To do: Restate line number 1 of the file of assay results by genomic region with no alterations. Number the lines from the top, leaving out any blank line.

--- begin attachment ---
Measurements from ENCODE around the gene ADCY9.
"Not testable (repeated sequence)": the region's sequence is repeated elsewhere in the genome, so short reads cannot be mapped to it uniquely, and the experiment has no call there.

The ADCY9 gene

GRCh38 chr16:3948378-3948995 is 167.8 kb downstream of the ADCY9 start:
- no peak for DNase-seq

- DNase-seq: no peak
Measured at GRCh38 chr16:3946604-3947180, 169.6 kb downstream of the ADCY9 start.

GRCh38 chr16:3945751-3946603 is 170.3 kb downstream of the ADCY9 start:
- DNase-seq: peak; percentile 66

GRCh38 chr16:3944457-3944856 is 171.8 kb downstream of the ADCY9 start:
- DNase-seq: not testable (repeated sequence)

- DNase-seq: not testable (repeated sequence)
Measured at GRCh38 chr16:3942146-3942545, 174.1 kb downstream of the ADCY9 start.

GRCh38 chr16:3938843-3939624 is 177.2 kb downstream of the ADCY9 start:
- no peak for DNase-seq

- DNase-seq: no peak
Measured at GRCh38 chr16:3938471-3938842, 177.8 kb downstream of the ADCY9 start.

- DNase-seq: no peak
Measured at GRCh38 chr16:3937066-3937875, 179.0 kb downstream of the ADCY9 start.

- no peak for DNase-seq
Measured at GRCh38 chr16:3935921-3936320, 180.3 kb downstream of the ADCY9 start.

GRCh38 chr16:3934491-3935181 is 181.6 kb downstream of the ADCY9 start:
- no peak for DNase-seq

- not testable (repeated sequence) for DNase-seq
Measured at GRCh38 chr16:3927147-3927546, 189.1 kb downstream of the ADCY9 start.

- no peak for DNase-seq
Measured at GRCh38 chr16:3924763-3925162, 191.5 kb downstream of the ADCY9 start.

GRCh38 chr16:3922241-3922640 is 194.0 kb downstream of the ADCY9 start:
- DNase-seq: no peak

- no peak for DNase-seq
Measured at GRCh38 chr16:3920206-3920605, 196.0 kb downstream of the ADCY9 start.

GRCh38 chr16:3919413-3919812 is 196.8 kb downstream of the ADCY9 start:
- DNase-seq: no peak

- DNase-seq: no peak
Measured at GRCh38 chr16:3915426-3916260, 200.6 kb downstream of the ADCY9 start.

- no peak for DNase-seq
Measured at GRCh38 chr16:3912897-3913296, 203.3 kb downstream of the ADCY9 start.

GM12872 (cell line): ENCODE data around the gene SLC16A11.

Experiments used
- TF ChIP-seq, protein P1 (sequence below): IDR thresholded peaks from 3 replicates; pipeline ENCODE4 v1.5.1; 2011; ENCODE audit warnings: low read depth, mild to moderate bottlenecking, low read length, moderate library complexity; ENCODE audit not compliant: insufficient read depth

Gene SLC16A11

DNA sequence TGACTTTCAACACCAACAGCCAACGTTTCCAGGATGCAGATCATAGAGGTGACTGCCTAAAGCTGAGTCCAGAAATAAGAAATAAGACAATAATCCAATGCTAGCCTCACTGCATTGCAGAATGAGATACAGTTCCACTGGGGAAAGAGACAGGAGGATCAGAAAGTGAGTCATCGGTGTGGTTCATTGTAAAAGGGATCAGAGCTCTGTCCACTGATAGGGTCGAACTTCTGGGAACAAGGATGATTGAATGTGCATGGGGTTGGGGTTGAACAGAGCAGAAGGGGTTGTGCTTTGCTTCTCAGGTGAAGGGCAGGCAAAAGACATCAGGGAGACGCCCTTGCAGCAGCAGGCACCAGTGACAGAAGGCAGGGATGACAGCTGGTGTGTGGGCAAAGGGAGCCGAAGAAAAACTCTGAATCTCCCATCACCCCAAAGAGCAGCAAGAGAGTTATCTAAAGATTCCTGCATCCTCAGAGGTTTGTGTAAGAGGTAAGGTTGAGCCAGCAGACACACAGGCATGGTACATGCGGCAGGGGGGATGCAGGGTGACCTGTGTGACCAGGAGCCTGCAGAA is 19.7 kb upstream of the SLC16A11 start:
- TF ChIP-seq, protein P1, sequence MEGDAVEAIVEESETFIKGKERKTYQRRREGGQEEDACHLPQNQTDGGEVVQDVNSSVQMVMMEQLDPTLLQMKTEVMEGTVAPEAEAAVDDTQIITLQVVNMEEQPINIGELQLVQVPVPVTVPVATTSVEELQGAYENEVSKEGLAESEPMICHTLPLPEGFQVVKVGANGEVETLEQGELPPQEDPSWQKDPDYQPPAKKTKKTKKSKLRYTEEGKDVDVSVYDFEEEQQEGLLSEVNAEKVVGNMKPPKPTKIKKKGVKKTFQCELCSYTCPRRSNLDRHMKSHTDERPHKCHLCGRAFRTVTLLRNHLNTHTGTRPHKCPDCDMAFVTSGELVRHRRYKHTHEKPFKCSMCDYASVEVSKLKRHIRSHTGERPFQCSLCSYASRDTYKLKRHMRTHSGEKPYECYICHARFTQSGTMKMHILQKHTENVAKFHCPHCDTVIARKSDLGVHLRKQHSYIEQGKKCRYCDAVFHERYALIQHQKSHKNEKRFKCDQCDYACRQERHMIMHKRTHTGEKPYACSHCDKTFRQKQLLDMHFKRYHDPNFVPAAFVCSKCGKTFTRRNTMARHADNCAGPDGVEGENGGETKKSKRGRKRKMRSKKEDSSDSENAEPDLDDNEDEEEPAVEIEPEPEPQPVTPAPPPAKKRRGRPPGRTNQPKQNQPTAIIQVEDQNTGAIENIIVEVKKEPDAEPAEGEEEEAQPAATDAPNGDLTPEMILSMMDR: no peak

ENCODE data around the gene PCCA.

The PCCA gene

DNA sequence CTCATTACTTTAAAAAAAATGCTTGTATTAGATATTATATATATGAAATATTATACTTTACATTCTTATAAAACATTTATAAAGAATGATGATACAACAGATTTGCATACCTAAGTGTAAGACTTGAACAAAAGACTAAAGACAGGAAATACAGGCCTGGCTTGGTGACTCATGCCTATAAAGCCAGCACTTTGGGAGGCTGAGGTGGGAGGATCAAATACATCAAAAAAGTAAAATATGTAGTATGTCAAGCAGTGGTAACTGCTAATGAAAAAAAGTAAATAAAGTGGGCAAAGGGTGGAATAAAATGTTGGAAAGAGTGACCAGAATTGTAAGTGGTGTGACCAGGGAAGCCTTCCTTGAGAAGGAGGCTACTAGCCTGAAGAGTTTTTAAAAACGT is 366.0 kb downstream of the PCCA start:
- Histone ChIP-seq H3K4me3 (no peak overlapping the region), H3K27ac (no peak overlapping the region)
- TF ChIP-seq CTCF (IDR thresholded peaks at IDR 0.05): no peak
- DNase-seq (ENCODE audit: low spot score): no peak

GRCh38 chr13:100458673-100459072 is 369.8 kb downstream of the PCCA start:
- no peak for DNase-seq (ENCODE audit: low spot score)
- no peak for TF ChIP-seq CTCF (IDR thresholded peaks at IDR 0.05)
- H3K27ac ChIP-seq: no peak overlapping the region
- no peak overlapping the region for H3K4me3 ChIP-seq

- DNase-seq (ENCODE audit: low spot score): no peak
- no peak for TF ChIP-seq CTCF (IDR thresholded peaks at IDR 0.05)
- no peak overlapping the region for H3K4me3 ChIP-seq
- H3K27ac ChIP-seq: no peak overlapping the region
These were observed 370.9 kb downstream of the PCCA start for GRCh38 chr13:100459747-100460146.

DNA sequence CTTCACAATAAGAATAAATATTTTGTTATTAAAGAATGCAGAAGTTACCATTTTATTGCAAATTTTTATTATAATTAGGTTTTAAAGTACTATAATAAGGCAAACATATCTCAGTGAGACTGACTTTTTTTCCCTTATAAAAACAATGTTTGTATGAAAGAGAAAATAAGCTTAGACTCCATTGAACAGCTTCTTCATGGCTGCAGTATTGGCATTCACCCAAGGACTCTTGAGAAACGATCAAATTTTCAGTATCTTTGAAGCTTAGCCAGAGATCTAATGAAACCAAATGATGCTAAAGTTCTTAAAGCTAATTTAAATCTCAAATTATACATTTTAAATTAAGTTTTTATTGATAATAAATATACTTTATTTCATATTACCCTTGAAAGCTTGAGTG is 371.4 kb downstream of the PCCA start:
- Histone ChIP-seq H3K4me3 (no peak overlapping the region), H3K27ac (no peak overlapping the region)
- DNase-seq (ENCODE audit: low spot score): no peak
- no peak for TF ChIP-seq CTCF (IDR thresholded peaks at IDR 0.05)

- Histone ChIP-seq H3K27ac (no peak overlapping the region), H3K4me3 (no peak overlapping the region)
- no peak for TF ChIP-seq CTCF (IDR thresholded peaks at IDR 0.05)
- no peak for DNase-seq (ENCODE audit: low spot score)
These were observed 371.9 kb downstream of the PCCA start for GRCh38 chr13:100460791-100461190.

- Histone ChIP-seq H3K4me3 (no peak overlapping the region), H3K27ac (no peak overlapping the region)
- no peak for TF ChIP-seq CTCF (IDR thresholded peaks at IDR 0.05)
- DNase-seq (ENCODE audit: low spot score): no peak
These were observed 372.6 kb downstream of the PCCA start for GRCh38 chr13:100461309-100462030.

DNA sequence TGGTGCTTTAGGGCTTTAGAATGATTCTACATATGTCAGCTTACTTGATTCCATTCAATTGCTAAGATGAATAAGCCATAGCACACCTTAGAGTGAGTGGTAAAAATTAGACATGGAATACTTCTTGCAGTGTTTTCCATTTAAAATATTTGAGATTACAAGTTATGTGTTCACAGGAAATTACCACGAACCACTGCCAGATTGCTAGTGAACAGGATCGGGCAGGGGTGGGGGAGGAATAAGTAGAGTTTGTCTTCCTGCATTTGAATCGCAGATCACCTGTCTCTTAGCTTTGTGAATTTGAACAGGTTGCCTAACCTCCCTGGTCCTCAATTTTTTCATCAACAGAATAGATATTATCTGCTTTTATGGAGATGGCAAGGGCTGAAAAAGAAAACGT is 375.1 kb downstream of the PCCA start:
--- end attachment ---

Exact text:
Measurements from ENCODE around the gene ADCY9.